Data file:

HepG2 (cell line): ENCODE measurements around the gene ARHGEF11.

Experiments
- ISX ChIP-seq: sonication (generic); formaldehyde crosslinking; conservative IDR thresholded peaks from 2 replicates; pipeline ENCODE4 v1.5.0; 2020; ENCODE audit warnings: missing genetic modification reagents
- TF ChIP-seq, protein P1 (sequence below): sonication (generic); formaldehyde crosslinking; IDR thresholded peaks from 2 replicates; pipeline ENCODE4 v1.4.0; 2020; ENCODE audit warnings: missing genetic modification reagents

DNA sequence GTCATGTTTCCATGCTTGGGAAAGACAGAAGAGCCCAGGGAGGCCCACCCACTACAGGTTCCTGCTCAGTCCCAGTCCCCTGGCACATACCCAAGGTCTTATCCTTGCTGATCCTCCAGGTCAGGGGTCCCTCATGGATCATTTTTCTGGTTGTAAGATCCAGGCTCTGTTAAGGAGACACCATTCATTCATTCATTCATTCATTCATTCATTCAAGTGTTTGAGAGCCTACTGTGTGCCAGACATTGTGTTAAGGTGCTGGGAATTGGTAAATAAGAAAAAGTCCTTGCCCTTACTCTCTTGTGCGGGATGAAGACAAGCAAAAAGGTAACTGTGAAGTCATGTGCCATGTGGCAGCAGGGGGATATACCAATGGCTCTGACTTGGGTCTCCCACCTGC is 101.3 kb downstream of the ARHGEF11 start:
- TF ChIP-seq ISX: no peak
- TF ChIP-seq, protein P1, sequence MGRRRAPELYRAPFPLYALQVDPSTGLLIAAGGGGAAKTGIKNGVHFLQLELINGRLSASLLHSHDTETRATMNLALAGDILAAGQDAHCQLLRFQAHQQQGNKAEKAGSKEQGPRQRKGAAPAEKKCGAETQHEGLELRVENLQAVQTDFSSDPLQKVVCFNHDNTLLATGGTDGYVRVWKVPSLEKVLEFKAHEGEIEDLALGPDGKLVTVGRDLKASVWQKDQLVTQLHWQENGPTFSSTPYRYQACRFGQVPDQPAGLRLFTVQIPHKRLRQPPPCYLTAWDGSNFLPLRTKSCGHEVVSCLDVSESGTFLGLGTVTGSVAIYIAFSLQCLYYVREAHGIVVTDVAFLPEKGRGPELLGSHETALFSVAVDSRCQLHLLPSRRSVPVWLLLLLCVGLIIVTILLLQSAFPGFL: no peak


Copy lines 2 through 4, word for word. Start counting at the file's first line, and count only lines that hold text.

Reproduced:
Experiments
- ISX ChIP-seq: sonication (generic); formaldehyde crosslinking; conservative IDR thresholded peaks from 2 replicates; pipeline ENCODE4 v1.5.0; 2020; ENCODE audit warnings: missing genetic modification reagents
- TF ChIP-seq, protein P1 (sequence below): sonication (generic); formaldehyde crosslinking; IDR thresholded peaks from 2 replicates; pipeline ENCODE4 v1.4.0; 2020; ENCODE audit warnings: missing genetic modification reagents